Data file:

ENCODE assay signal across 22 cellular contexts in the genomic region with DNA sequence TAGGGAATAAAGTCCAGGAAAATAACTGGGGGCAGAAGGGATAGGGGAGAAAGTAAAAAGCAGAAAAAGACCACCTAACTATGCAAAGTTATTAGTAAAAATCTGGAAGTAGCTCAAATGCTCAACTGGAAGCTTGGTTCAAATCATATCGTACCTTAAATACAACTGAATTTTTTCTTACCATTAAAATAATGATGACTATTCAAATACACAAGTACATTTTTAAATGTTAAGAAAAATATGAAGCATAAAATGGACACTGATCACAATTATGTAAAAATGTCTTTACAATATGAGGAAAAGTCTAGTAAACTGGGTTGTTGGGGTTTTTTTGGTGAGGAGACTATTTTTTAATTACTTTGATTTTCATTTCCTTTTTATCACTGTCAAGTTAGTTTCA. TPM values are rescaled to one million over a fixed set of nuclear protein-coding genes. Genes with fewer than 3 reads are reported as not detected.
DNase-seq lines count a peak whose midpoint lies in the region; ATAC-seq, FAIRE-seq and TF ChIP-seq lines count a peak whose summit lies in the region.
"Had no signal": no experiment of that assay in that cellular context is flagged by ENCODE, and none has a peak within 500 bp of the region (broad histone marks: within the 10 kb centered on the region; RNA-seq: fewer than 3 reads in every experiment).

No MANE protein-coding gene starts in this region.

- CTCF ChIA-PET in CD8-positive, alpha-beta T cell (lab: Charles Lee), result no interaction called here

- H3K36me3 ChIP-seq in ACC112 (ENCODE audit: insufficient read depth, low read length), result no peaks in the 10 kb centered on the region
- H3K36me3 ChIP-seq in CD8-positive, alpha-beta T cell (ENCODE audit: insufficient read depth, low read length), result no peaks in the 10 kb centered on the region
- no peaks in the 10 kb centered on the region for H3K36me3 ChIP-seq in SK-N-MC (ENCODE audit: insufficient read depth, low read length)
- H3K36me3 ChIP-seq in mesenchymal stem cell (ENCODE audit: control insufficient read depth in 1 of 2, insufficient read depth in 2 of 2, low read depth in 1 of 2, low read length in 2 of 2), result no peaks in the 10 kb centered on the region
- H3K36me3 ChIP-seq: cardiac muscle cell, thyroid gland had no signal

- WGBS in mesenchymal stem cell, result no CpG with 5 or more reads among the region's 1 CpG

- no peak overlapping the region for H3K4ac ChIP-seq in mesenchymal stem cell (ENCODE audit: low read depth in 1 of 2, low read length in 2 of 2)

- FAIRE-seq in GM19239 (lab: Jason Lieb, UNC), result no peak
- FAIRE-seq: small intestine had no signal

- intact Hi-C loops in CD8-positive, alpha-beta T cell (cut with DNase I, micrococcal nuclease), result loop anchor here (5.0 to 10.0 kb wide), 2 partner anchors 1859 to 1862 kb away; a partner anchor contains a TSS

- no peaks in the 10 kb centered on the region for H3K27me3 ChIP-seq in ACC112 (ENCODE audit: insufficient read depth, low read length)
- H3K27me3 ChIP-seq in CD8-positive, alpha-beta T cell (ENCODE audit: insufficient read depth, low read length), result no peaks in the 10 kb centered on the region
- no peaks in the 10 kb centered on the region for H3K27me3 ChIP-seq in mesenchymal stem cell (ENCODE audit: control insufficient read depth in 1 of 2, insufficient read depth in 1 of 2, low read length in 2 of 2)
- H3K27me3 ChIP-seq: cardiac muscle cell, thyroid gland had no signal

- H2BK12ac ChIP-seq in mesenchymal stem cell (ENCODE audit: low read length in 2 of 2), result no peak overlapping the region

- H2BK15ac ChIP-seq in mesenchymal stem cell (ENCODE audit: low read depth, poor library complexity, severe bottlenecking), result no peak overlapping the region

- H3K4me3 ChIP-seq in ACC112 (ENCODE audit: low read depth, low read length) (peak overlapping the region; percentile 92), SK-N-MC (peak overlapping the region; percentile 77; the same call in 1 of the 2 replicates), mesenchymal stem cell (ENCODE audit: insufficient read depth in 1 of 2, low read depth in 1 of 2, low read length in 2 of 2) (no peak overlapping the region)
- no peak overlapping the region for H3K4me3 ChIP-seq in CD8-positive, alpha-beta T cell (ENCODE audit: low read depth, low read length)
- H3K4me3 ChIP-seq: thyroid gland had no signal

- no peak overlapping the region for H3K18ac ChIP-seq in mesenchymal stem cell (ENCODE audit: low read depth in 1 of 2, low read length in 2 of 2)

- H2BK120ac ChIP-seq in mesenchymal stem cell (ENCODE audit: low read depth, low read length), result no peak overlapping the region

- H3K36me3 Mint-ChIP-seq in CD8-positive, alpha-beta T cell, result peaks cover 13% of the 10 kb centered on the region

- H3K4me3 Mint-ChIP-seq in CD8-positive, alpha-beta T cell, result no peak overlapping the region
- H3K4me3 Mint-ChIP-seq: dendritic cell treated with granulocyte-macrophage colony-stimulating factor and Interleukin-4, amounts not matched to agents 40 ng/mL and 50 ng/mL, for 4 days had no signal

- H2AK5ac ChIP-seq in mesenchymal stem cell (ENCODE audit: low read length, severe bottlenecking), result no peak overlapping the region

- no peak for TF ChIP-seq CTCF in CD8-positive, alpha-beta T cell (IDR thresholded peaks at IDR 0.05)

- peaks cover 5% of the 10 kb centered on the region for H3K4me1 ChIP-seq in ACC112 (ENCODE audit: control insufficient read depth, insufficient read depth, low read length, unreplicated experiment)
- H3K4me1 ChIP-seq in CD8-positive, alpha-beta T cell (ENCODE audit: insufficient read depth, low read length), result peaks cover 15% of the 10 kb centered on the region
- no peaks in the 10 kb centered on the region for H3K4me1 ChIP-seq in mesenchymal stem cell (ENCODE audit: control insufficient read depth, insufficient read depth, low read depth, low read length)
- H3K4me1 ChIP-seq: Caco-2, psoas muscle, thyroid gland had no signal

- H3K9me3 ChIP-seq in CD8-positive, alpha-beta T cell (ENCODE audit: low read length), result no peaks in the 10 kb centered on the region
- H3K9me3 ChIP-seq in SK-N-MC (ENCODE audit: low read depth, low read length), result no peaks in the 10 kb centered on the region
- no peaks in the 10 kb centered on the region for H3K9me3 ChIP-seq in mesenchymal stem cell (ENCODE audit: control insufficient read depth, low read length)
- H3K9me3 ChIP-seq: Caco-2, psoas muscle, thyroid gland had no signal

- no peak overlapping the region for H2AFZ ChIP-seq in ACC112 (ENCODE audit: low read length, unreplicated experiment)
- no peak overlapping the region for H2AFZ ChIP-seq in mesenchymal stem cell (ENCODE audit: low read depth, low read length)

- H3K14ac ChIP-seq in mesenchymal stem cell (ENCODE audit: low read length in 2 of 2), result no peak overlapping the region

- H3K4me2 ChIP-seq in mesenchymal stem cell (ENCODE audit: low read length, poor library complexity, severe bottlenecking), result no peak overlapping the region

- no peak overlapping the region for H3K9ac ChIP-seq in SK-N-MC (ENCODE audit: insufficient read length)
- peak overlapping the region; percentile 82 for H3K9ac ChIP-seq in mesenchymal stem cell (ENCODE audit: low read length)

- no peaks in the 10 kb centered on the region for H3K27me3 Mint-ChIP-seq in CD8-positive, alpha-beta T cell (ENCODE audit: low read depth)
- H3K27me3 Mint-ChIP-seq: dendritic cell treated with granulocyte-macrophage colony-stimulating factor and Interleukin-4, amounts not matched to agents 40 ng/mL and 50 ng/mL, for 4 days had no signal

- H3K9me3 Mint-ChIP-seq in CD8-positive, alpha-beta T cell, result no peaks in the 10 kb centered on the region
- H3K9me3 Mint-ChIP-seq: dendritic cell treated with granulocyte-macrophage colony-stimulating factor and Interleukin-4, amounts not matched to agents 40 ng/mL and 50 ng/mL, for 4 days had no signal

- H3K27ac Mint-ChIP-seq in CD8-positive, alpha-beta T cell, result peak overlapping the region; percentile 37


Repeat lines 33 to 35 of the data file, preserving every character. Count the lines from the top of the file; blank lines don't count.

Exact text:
- H3K4me1 ChIP-seq in CD8-positive, alpha-beta T cell (ENCODE audit: insufficient read depth, low read length), result peaks cover 15% of the 10 kb centered on the region
- no peaks in the 10 kb centered on the region for H3K4me1 ChIP-seq in mesenchymal stem cell (ENCODE audit: control insufficient read depth, insufficient read depth, low read depth, low read length)
- H3K4me1 ChIP-seq: Caco-2, psoas muscle, thyroid gland had no signal